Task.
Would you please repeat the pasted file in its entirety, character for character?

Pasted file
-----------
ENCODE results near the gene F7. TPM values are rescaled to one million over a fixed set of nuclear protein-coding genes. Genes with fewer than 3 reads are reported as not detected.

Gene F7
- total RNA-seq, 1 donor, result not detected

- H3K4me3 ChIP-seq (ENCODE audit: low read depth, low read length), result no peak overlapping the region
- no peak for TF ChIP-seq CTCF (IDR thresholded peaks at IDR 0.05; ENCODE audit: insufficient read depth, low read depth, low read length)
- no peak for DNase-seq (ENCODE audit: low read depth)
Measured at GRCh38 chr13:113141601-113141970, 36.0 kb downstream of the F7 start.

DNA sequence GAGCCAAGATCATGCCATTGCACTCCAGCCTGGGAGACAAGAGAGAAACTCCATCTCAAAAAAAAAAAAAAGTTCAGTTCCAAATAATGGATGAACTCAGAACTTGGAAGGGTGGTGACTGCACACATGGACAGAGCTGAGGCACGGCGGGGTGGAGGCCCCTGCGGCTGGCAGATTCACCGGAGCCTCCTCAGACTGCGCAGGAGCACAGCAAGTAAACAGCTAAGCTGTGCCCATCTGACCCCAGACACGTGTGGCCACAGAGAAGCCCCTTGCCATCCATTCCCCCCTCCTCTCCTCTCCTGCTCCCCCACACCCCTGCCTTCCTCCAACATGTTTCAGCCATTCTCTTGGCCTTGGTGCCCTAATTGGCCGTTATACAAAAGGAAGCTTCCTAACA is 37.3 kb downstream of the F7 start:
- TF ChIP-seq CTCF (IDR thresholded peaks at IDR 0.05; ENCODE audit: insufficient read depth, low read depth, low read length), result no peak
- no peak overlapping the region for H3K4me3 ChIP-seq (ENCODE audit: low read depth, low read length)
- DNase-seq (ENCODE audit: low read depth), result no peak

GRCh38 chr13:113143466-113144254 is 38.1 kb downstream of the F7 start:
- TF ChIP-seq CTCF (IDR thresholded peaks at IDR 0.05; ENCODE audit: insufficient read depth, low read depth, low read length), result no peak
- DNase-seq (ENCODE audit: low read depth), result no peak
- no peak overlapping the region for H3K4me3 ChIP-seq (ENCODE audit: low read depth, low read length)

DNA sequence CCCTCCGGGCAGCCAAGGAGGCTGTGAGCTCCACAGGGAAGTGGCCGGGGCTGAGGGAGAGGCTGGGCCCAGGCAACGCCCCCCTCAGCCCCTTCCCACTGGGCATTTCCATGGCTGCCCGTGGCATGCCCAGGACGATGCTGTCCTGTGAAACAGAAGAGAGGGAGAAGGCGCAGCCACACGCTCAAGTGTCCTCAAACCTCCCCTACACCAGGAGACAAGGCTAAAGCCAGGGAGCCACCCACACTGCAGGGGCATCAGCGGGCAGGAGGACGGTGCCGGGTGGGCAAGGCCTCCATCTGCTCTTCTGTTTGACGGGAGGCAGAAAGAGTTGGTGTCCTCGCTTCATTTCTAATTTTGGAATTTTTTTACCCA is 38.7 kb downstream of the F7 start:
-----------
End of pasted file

ENCODE results near the gene F7. TPM values are rescaled to one million over a fixed set of nuclear protein-coding genes. Genes with fewer than 3 reads are reported as not detected.

Gene F7
- total RNA-seq, 1 donor, result not detected

- H3K4me3 ChIP-seq (ENCODE audit: low read depth, low read length), result no peak overlapping the region
- no peak for TF ChIP-seq CTCF (IDR thresholded peaks at IDR 0.05; ENCODE audit: insufficient read depth, low read depth, low read length)
- no peak for DNase-seq (ENCODE audit: low read depth)
Measured at GRCh38 chr13:113141601-113141970, 36.0 kb downstream of the F7 start.

DNA sequence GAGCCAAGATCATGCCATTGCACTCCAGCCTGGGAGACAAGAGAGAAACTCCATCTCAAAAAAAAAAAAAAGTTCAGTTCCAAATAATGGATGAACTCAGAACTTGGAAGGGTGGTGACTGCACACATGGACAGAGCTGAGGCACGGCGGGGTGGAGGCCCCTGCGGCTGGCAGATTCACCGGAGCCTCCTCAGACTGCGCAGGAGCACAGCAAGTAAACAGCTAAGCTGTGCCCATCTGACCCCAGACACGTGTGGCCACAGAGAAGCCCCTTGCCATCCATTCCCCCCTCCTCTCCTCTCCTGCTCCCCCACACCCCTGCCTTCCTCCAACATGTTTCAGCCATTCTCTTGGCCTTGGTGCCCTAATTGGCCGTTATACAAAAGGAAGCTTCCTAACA is 37.3 kb downstream of the F7 start:
- TF ChIP-seq CTCF (IDR thresholded peaks at IDR 0.05; ENCODE audit: insufficient read depth, low read depth, low read length), result no peak
- no peak overlapping the region for H3K4me3 ChIP-seq (ENCODE audit: low read depth, low read length)
- DNase-seq (ENCODE audit: low read depth), result no peak

GRCh38 chr13:113143466-113144254 is 38.1 kb downstream of the F7 start:
- TF ChIP-seq CTCF (IDR thresholded peaks at IDR 0.05; ENCODE audit: insufficient read depth, low read depth, low read length), result no peak
- DNase-seq (ENCODE audit: low read depth), result no peak
- no peak overlapping the region for H3K4me3 ChIP-seq (ENCODE audit: low read depth, low read length)

DNA sequence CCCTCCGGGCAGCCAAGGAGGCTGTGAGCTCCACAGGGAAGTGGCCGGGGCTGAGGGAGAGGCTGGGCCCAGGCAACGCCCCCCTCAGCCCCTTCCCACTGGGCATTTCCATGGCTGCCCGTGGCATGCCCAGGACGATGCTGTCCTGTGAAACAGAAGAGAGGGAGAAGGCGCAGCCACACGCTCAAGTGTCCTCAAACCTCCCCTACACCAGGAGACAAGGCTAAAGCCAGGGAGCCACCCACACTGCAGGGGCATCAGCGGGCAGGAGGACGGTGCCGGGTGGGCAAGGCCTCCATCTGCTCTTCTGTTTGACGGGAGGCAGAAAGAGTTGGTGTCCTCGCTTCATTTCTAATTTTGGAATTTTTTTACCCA is 38.7 kb downstream of the F7 start: